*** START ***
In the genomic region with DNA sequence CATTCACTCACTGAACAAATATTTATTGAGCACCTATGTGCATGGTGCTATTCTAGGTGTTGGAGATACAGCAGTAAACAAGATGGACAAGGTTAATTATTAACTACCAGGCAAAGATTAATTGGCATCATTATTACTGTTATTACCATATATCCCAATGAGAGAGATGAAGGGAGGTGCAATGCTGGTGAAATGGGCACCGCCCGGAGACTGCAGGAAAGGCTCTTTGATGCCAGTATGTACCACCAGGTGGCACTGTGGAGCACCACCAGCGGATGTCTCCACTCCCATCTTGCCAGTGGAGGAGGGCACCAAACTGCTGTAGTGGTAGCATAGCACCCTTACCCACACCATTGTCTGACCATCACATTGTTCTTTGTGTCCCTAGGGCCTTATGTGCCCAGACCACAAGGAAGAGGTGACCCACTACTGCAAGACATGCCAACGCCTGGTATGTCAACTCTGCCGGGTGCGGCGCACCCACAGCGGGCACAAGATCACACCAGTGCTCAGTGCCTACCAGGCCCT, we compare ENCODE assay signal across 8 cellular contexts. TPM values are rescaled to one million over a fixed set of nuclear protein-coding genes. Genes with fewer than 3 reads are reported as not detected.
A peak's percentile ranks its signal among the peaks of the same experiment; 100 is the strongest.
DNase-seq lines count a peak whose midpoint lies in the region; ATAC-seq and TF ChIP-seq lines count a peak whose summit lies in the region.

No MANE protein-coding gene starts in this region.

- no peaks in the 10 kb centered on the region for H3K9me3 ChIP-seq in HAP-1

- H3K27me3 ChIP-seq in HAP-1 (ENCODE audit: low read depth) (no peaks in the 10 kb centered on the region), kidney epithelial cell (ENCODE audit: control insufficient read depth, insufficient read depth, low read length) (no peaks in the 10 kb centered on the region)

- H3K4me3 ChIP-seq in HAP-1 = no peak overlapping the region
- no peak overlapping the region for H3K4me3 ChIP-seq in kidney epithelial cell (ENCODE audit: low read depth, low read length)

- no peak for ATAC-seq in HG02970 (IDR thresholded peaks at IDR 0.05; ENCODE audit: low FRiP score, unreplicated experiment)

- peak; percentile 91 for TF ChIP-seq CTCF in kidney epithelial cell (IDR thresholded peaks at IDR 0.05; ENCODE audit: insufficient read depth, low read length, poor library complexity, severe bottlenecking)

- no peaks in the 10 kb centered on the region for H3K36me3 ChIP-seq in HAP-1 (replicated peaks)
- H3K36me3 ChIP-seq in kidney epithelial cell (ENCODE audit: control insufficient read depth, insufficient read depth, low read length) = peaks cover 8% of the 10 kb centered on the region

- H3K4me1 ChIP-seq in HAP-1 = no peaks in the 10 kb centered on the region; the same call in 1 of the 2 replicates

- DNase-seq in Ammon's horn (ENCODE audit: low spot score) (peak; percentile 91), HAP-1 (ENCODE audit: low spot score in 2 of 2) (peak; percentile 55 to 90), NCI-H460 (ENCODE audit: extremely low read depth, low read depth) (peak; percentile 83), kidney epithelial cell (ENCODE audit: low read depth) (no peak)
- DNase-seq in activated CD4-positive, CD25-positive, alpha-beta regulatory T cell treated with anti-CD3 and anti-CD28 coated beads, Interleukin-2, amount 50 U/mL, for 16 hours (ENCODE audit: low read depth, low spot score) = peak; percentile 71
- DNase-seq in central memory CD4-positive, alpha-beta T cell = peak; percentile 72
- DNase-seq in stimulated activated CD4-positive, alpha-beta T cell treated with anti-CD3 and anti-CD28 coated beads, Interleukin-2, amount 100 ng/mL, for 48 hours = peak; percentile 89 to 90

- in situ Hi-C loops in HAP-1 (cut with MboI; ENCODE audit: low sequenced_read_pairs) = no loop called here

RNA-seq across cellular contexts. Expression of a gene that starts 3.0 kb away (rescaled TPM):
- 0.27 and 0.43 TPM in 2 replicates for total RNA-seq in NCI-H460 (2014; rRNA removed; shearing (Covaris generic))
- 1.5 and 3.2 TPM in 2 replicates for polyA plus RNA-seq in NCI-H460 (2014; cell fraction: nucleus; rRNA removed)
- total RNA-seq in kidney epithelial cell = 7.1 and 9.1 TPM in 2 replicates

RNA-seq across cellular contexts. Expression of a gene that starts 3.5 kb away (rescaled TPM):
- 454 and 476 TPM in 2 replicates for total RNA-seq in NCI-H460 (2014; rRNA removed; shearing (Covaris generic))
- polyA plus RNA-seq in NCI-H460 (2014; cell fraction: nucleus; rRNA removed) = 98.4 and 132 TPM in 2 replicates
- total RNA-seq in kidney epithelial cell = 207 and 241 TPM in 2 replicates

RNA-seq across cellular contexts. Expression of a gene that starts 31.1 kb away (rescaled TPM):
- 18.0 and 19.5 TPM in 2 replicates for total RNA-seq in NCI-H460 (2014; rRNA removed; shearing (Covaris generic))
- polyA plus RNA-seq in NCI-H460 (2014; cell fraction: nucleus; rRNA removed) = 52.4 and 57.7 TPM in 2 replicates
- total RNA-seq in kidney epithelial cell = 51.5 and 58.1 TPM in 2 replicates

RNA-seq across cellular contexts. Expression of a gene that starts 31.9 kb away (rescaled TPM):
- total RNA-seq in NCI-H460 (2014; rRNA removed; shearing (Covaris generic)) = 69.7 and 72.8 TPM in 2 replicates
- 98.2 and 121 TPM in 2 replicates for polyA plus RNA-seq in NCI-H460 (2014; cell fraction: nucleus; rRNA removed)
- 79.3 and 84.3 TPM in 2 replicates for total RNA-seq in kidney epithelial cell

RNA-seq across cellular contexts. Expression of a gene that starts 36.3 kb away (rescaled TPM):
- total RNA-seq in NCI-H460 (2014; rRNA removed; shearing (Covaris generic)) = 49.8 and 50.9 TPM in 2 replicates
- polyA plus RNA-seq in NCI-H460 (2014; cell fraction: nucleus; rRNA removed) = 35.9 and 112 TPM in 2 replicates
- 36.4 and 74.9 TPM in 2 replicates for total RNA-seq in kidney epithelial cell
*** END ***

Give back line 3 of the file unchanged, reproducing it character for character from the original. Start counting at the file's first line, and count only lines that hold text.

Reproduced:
DNase-seq lines count a peak whose midpoint lies in the region; ATAC-seq and TF ChIP-seq lines count a peak whose summit lies in the region.